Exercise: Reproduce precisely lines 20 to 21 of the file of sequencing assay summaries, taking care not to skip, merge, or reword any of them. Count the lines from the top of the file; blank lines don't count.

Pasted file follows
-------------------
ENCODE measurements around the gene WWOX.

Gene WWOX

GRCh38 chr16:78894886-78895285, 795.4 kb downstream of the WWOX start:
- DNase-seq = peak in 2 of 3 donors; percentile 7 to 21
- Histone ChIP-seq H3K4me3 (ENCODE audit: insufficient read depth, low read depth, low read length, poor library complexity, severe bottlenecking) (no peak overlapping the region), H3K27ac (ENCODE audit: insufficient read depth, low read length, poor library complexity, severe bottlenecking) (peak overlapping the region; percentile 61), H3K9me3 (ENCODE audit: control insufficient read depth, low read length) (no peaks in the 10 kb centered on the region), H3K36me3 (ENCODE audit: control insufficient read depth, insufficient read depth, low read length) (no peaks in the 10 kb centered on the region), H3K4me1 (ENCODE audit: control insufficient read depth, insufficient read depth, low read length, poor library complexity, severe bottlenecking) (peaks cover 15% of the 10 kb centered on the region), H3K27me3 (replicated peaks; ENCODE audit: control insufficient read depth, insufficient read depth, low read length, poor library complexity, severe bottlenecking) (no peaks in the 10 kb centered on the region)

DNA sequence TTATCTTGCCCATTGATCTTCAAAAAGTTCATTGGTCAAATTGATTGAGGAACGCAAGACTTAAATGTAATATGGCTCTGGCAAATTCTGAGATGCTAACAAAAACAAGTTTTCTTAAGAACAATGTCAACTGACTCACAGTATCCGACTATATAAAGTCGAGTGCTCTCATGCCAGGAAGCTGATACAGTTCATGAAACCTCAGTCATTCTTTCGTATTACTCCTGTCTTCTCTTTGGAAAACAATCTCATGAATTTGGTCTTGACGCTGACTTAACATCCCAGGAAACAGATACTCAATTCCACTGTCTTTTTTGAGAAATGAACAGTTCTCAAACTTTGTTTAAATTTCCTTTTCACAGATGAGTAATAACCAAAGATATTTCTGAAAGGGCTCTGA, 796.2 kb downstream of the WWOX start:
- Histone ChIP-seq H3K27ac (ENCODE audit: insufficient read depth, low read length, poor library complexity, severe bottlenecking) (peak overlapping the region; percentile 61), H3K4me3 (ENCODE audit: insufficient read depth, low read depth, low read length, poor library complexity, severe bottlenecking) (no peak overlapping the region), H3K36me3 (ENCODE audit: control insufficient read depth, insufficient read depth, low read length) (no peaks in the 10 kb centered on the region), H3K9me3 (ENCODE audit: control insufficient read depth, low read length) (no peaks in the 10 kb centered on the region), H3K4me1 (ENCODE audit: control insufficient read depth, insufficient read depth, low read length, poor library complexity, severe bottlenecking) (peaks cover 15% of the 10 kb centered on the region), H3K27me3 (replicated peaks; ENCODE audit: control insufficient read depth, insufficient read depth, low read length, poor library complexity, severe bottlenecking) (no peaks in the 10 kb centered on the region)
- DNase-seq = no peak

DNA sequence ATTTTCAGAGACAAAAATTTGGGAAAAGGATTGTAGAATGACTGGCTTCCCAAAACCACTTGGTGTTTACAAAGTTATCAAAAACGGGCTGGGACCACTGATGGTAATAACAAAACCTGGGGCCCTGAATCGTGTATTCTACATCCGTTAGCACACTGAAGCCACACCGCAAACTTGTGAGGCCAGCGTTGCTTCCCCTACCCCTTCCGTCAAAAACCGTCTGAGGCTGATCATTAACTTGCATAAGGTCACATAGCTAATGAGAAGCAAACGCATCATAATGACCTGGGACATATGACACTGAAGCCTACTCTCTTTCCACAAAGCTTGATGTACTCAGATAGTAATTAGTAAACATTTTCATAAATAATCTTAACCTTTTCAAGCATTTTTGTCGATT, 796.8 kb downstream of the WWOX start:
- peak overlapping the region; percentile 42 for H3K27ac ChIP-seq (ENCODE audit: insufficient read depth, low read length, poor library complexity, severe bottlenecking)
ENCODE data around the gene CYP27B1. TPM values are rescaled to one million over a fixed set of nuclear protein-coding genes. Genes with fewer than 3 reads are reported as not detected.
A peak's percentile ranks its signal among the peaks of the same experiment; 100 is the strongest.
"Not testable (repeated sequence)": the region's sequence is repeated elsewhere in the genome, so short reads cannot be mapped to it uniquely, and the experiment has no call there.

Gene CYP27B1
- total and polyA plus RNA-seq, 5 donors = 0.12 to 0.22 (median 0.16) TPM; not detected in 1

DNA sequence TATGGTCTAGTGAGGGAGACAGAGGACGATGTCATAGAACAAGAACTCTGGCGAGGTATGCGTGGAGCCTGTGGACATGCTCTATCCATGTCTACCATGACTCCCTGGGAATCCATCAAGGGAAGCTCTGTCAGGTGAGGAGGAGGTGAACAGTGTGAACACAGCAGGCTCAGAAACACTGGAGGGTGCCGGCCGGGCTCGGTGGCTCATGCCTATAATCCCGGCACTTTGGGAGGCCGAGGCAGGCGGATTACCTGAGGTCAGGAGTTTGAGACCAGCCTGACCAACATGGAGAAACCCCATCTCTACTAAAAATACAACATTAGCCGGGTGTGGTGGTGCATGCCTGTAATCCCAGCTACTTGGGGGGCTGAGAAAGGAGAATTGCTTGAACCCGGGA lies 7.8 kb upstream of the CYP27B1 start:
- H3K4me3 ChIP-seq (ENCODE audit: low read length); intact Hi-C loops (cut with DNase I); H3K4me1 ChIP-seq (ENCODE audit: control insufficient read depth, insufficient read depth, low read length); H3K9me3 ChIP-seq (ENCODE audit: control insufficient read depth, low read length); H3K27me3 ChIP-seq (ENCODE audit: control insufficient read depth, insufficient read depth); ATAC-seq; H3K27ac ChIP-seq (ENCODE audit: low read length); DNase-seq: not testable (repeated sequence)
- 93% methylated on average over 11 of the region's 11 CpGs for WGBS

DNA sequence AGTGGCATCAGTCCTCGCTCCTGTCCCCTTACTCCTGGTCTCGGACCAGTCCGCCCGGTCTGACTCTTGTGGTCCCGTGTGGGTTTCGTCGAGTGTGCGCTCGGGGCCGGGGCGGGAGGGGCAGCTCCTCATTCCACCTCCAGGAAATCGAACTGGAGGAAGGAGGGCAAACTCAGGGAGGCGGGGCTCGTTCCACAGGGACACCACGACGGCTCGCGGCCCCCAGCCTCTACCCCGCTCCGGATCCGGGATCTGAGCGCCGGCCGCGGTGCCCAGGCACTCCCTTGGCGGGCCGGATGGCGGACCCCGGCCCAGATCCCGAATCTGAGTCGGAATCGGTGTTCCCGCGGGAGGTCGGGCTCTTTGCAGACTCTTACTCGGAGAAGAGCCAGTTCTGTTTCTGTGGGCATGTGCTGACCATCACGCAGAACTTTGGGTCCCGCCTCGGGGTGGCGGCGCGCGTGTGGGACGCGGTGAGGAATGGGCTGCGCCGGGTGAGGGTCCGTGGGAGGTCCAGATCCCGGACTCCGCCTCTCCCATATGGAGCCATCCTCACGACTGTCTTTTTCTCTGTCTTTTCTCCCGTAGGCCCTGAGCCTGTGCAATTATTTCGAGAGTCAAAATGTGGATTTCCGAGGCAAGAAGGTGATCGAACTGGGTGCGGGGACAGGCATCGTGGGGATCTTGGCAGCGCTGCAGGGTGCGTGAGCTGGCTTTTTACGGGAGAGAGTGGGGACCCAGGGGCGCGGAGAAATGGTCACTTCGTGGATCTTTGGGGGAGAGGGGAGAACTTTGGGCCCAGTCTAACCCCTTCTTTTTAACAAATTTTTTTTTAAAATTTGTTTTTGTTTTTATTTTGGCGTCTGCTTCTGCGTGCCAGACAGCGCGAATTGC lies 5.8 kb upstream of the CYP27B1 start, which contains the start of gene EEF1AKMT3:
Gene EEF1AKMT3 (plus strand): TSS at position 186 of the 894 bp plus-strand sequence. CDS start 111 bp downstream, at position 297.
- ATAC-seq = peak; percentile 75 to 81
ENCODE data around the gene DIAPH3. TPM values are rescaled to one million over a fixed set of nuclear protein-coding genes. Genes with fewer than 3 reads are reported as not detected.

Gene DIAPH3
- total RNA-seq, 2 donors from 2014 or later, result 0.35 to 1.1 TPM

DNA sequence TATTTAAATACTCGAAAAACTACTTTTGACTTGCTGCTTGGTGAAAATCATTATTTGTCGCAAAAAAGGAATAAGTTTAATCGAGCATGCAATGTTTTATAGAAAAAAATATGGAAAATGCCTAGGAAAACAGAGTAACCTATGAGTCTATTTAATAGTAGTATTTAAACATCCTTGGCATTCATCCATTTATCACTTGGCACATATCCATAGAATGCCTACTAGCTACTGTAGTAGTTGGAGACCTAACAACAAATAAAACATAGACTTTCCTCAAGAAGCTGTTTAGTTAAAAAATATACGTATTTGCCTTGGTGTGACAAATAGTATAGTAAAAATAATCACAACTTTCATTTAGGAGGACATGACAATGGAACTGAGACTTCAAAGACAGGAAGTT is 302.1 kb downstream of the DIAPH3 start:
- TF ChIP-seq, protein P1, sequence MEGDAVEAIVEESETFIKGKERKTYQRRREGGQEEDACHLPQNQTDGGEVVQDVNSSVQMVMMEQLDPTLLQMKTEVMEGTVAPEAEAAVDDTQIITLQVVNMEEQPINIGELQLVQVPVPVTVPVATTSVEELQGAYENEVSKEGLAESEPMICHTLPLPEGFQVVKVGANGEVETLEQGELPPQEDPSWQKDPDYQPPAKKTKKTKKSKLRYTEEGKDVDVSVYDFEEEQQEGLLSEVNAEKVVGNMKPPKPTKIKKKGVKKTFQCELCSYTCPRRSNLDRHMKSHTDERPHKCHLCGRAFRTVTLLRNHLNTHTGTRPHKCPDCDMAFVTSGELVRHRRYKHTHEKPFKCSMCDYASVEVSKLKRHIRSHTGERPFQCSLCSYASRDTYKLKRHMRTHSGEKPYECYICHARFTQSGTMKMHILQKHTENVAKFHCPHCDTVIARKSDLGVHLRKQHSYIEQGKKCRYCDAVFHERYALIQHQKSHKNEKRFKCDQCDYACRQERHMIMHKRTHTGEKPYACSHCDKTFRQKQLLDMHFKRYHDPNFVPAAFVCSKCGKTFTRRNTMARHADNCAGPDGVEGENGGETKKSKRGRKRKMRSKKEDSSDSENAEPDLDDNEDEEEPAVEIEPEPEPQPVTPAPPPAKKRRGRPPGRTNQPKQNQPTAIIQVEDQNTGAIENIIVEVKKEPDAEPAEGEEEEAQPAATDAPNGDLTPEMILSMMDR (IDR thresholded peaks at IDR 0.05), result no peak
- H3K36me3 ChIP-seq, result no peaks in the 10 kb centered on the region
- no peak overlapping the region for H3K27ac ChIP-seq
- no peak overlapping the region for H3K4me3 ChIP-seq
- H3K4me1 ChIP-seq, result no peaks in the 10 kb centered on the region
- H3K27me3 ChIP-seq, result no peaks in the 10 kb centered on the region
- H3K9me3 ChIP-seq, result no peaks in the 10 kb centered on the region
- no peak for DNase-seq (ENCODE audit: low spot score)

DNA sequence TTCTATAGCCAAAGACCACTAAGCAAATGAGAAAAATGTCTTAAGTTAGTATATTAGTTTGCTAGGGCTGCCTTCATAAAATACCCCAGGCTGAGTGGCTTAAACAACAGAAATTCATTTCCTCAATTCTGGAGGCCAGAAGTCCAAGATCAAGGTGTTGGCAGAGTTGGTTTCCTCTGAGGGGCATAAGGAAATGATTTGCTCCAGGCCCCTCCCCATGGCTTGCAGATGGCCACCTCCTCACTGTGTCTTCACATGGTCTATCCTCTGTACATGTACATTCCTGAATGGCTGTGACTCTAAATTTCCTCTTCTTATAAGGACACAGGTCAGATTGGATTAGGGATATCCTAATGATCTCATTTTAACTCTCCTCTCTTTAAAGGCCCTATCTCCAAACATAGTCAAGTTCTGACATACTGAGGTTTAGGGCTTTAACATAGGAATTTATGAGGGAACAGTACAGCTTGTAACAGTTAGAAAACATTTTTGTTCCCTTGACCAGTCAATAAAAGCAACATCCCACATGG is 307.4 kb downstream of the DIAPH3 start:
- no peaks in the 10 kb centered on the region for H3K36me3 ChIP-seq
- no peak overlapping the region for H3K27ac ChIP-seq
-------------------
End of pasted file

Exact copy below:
Gene EEF1AKMT3 (plus strand): TSS at position 186 of the 894 bp plus-strand sequence. CDS start 111 bp downstream, at position 297.
- ATAC-seq = peak; percentile 75 to 81